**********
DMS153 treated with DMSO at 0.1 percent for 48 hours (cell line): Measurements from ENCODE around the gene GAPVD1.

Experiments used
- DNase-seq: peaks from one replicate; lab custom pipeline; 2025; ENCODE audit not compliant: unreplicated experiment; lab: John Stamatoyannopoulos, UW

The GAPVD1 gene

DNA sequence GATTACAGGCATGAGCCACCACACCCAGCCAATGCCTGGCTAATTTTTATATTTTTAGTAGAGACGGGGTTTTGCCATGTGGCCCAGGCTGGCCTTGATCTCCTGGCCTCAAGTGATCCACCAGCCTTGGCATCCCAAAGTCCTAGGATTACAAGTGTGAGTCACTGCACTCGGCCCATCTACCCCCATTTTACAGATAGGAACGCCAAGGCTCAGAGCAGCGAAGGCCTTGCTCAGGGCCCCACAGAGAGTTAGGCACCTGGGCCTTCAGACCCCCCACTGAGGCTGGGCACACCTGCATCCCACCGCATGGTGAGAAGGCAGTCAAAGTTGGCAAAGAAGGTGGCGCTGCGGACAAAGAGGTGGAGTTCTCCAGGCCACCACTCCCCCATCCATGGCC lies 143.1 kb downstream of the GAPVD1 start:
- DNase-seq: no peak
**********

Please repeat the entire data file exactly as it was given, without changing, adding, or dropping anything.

DMS153 treated with DMSO at 0.1 percent for 48 hours (cell line): Measurements from ENCODE around the gene GAPVD1.

Experiments used
- DNase-seq: peaks from one replicate; lab custom pipeline; 2025; ENCODE audit not compliant: unreplicated experiment; lab: John Stamatoyannopoulos, UW

The GAPVD1 gene

DNA sequence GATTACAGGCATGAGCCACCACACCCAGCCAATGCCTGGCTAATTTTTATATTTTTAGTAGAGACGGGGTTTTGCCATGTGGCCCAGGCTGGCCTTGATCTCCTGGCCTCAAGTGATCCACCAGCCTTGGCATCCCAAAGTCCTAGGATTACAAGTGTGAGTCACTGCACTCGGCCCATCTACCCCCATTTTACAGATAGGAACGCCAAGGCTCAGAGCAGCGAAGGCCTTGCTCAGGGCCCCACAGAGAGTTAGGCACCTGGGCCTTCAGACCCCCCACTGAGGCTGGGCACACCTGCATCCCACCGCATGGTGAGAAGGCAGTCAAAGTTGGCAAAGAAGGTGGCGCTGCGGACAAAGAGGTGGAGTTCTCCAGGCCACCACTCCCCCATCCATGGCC lies 143.1 kb downstream of the GAPVD1 start:
- DNase-seq: no peak